Post is pinned.Post has attachment
Earth from Space、。。
By Discovery & National Geographic Ch 。。

The Earth gravitationally interacts with other objects in space, especially the Sun and the Moon. During one orbit around the Sun, the Earth rotates about its own axis 366.26 times, creating 365.26 solar days, or one sidereal year. the Earth's axis of rotation is tilted 23.4° away from the perpendicular of its orbital plane, producing seasonal variations on the planet's surface with a period of one tropical year (365.24 solar days). The Moon is the Earth's only natural satellite. It began orbiting the Earth about 4.53 billion years ago (bya). The Moon's gravitational interaction with the Earth stimulates ocean tides, stabilizes the axial tilt, and gradually slows the planet's rotation ..

The Earth's internal heat comes from a combination of residual heat from planetary accretion (about 20%) and heat produced through radioactive decay (80%). The major heat-producing isotopes within the Earth are potassium-40, uranium-238, uranium-235, and thorium-232. At the center, the temperature may be up to 6,000 °C (10,830 °F), and the pressure could reach 360 GPa. Because much of the heat is provided by radioactive decay, scientists postulate that early in the Earth's history, before isotopes with short half-lives had been depleted, the Earth's heat production would have been much higher. This extra heat production, twice present-day at approximately 3 byr, would have increased temperature gradients with radius, increasing the rates of mantle convection and plate tectonics, and allowing the production of uncommon igneous rocks such as komatiites that are rarely formed today ..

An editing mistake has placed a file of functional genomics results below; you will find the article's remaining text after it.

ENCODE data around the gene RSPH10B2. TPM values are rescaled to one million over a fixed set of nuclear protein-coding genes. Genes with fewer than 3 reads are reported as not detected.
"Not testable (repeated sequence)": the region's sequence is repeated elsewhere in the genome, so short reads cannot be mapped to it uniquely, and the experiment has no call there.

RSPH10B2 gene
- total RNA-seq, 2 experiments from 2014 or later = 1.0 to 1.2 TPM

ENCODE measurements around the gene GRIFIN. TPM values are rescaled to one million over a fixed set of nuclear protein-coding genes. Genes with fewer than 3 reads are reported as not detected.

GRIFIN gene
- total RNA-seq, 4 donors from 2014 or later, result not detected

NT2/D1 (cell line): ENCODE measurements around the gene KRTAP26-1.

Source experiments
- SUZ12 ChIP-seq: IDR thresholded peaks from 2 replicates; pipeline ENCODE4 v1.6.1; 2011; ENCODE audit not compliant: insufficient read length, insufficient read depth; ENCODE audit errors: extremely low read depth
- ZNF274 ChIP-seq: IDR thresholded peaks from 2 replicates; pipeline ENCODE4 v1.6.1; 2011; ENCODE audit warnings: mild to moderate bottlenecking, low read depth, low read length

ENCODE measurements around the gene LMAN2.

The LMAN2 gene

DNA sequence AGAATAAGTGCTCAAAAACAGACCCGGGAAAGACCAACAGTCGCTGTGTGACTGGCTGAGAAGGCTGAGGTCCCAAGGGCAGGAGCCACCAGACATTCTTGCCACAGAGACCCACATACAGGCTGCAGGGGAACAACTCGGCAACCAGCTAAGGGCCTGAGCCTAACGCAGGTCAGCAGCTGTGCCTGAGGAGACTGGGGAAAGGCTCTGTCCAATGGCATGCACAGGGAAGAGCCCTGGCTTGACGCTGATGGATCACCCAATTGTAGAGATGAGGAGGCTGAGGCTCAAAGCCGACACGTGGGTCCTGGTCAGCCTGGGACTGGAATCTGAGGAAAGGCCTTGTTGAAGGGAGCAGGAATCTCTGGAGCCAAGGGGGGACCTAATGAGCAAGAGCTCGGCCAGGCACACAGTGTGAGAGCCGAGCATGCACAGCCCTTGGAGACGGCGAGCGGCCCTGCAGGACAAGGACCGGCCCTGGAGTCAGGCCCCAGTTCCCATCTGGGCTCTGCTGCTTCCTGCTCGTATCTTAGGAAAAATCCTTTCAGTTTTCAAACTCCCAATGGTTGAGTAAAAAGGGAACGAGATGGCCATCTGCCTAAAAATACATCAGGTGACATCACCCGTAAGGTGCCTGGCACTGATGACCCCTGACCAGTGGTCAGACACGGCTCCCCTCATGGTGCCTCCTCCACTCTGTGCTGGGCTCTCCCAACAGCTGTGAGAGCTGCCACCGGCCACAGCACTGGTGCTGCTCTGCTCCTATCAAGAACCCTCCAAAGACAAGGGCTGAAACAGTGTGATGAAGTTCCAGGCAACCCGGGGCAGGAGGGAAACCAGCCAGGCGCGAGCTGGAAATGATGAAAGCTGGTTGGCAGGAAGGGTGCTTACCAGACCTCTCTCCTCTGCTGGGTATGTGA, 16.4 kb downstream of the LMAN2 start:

Earth and Earth Sciences Documentaries 、。。
https://goo.gl/photos/1NxThPT2BQuPx2aH7

Earth from Space ..
By Discovery & National Geographic Ch ..

https://plus.google.com/+JohmRungswang/posts/fYCru2ZeQVe

Post has attachment
LESA ร่วมมือกับ โรงเรียนนายเรืออากาศฯ​ ทดสอบการปล่อย CubeSat จาก Drone และบั้งไฟ
https://www.youtube.com/watch?v=HFrBlE8OzOU&feature=youtu.be

Post has attachment
LESA Thai Sounding Rocket (บั้งไฟ)

Post has shared content
NASA's Sounding Rockets 、。。
ScienceCasts 、NASA's Sounding Rockets 、。。
A Great 10 Minutes in Space 、。。
By By science@nasa 、。。

Sounding rocket missions can often be the key to getting a quick answer to a tightly focused science question 、。

The spectacle of a mammoth rocket ‘breaking the surly bonds of Earth’ takes our breath away .. Equally amazing are the secrets revealed to us by science missions these rockets have launched – and NASA puts careful thought into what kind of mission will best achieve that science .. Sometimes a large, multi-instrumented mission on a giant rocket is the best way to go .. But other missions are better suited to a smaller, less expensive rocket as the key to getting a quick answer to a tightly focused science question .. Like a sounding rocket .. A sounding rocket is an instrument-carrying rocket designed for research, such as taking measurements and performing scientific experiments during a sub-orbital flight 、。。

Kristina Lynch, Professor of Physics at Dartmouth College says, “A sounding rocket experiment can be designed in six months. From proposal acceptance through data analysis, a mission can be done in 1-3 years, as opposed to many more years for a typical satellite mission .. The trade-off is that you only get 10 minutes in space – but, as my colleagues in the sounding rocket community say, "It’s a great 10 minutes” 、。。

Sounding rockets afford a certain amount of flexibility. Because they can be launched from temporary sites all over the world, sounding rockets can be used for remote field studies .. They can also be used to develop and test new scientific instrumentation for use in more costly, longer duration orbital missions. And because of their low cost and short lead time, sounding rocket missions are perfect for use by university graduate students, particularly to gather data for PhD dissertations 、。。

Sounding rockets are especially well suited for studying areas of the Earth’s upper atmosphere inaccessible by orbital missions, providing the only way to directly sample the lower portion of near-Earth space with scientific probes .. Furthermore, they are ideally suited to position an experiment for an up-close look at auroras – beautiful green curtains of light that sometimes dance across the night sky 、。。